A reflection by student staff member, Marie, on her personal journey to becoming a feminist and beginning the process of raising her own daughters as feminists.



Three years ago, my life changed drastically.  Three years ago this week, I became a mother. Besides the birth of my second daughter (almost 15 months later), this was my single most amazing accomplishment of my entire life.  Around the same time, almost exactly three years ago, I made the decision to take charge of my life. I decided to go back to school to finish my undergraduate degree. I was determined to be someone, to make something out of my life and returning to school was how I wanted to do that.  I was set on becoming the kind of mother that my children could look up to, the kind of person that they would want to emulate.kiddos

When I decided to return to school, I had a plan.  Not only did I have a plan, but I had a partner, and someone who was willing to share the financial responsibility of being a single income family for a period of time.  I was nervous, but I was ready. However, as soon as my plan started to come into fruition, everything started falling apart. I found myself suddenly: jobless, partner-less, a newly pregnant single mother taking 19 credit hours, and moving back into my parents’ home.  This was not the way that I had envisioned my return to college to be.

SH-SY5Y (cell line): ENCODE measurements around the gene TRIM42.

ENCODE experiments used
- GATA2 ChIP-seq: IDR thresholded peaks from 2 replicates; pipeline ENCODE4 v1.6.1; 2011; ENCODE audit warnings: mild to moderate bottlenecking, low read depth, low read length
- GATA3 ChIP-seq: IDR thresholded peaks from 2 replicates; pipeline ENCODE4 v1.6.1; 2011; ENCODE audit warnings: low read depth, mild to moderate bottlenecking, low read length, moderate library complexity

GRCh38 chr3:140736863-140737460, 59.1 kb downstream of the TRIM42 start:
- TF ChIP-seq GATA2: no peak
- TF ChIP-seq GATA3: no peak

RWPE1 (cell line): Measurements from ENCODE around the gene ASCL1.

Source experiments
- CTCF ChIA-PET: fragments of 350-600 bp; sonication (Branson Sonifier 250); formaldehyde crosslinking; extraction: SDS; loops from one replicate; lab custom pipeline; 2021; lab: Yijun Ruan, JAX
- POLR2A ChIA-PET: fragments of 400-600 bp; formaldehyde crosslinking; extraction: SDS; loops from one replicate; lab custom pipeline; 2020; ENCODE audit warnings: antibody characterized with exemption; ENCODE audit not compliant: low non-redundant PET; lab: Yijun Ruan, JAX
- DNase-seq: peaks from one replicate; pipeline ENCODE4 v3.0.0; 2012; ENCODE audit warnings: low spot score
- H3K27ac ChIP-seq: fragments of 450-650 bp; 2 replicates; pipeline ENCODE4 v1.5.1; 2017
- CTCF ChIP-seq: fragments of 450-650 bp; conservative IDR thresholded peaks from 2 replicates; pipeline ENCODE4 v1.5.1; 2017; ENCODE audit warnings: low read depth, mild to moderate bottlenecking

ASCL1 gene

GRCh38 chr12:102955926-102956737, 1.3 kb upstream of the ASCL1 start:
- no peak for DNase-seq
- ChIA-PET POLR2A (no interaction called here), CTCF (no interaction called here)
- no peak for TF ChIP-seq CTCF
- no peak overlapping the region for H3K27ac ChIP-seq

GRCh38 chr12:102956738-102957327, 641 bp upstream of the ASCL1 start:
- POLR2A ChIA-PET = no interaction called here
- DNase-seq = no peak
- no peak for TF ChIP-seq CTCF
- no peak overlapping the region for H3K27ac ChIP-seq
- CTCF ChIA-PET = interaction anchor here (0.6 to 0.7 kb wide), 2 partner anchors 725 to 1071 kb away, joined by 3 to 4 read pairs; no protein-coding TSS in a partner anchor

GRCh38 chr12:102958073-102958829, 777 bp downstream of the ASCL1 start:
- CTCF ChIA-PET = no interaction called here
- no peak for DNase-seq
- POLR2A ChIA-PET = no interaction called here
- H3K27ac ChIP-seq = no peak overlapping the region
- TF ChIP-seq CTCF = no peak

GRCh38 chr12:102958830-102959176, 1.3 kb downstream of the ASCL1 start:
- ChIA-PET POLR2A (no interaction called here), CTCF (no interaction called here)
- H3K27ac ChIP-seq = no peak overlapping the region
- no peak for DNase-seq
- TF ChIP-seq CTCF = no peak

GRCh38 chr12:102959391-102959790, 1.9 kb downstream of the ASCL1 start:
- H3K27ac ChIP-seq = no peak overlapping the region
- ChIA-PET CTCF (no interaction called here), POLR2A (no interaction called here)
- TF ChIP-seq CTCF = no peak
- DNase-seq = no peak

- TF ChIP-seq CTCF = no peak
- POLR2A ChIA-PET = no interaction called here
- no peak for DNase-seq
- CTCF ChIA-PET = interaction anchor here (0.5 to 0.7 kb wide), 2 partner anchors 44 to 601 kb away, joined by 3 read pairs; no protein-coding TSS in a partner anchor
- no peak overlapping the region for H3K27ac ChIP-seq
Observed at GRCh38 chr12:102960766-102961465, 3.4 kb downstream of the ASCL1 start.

I tell you this, not for pity, but to show you how a little bit of hard work, “true grit,” and determination go a long way.  I came onto this UMBC campus eager to learn, and even more eager to graduate.  What I found was, that in between the learning and the pursuit of graduation, I found a lot of “greatness” in between.  (add image) I remember clear as day, where I was, (Dr. O’s Human Behavior class), and who I was talking to (Erin), when I first found out about the magical place on campus that would alter my college experience- The Women’s Center.  I was told about a program that I had never heard of, called the Returning Women Students Scholars and Affiliates Program.  Erin was currently a member of the program, and she persuaded me to look into the scholarship that is offered to “non-traditional students over the age of 25” and to check out the Women’s Center.  I didn’t think much of this conversation at the time, but looking back now, I am eternally grateful to Erin for this nudge in the right direction.  Not only did this amazing program help me out financially, it helped to secure a place on campus where I finally felt like I belonged.IMG_4322

Finding the Women’s Center on campus was somewhat comparable (to me) as finding a hidden treasure chest.  Because that’s kind of what it is really like. (When you go visit the Center yourself, you’ll know what I am talking about)  Are you interested in Critical Social Justice?!?  Well, there’s an entire week devoted to it.  Discussion-based programs? Yup, they’ve got those too.  Then there is Take Back the Night, which always serves to unite the campus of UMBC together to support the survivors of sexual violence and to protest sexual misconduct of any shape or form.  This semester, there are even Pop Culture Pop Up’s to address current issues that are prevalent “today.”